The study by business advisers PwC, compiled by the Local Data Company, concludes that despite the advance of online retail and a testing economy, the net number of stores closing over those opening has reduced from 90 last year to 25.
The figure is the smallest number since 2013.
Milton Keynes faired well with a net loss of only three stores, with 19 closures and 16 openings.
Bletchley and Wolverton however, had a net loss of 1 store with no new store openings over the period.
Stony Stratford pictured maintained the same number of stores.
The analysis also finds that online growth may be a factor in an already leaner, fitter high street evolving further, with a higher online sales presence in the UK as a percentage of total retail sales than the United States or any country in Europe.
Desktop PCs are still the most popular device for placing online shopping orders but mobile devices, especially smartphones, are catching up.
Andy Lyon, partner and head of retail at PwC in the Midlands said: “It is encouraging to see the high street holding up – and even rallying in some cases. The twin canons of increased online purchases and a tough economy have seen many retailers take a long, hard look at their store portfolios.
“There will always be a physical presence on the high street but developments in technology are accelerating and impacting future staffing and operating models.
“Ways of shopping are continuously transforming and include subscription models, the connected home, and companies using data analytics to suggest your next purchase. Major questions are beginning to be asked about who will ultimately ‘own’ the consumer.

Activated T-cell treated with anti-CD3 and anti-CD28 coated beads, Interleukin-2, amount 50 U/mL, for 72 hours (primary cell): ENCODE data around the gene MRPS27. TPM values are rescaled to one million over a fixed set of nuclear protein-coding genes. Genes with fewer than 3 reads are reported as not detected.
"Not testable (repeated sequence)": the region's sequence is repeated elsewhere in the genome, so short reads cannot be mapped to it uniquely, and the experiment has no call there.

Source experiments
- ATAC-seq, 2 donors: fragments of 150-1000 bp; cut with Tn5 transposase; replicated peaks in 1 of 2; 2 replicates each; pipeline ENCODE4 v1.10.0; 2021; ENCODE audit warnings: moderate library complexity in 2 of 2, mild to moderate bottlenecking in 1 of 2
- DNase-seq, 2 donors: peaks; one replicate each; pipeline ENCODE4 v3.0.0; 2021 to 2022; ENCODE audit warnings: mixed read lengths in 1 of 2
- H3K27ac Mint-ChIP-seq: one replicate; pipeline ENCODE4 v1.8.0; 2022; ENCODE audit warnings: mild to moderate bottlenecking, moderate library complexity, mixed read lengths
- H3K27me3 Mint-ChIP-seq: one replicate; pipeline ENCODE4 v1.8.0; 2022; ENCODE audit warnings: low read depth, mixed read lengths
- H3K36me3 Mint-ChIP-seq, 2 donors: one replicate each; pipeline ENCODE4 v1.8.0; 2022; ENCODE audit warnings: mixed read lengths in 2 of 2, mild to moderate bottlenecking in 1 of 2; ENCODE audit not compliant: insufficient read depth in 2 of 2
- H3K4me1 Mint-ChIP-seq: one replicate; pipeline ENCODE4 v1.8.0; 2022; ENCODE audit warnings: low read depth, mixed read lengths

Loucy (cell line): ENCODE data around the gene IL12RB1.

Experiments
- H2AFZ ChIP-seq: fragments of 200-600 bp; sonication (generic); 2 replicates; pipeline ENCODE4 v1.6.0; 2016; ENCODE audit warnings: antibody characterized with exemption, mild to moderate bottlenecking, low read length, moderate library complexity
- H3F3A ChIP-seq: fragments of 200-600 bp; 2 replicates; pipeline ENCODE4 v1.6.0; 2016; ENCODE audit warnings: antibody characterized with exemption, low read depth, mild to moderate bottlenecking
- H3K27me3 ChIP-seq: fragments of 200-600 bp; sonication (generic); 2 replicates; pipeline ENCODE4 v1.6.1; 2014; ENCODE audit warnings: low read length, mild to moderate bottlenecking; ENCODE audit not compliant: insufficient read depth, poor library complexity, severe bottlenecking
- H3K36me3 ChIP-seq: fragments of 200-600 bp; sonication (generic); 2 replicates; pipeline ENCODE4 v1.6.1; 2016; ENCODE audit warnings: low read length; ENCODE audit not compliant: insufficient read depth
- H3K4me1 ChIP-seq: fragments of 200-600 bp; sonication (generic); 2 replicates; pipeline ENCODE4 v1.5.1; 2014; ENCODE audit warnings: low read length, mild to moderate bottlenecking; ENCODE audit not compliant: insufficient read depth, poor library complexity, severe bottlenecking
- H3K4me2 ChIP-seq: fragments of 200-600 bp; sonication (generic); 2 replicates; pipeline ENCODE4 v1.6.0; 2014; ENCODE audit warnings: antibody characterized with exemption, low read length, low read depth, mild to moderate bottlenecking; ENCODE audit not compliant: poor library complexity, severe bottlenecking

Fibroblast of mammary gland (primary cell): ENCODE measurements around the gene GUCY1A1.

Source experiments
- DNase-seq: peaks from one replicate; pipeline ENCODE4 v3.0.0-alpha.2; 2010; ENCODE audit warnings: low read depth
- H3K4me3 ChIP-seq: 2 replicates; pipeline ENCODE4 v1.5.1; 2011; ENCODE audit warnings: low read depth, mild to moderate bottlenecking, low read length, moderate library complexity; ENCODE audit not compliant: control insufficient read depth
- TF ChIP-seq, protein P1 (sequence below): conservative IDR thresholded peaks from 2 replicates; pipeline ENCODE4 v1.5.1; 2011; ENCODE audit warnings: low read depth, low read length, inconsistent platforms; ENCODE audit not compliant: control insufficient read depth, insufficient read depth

“The UK is one of the world leaders for consumer online purchases. Retailers must continue to evolve if they are to make the most of both new digital opportunities and the country’s high streets.”
Tobacconists (+9), beauticians (+6) and Take away food shops (+7) are among those growing at the fastest rate during the first half of 2017.
However, across multiple retailers in the South East, charity, shoes, gifts, and women’s clothing shops were among the hardest hit in the first half of 2017.
PwC insolvency partner and retail specialist Mike Jervis said: “The relatively low level of net closures in the first half of this year reflects a more stable environment, with consumer confidence proving more resilient than expected as the year unfolded.
“Historically the number of retail insolvencies has been a major factor in the volume of store closures. 2017 is on course to post the lowest level of administrations for more than a decade, with a favourable impact on overall store numbers.
“The environment is, of course, uncertain, with recent data showing a more challenging retail environment. I expect net store closures to be an ongoing feature of the market. Retailers will choose specific closure stores very carefully and will aim to capitalise on leases expiring in the ordinary course of their businesses.”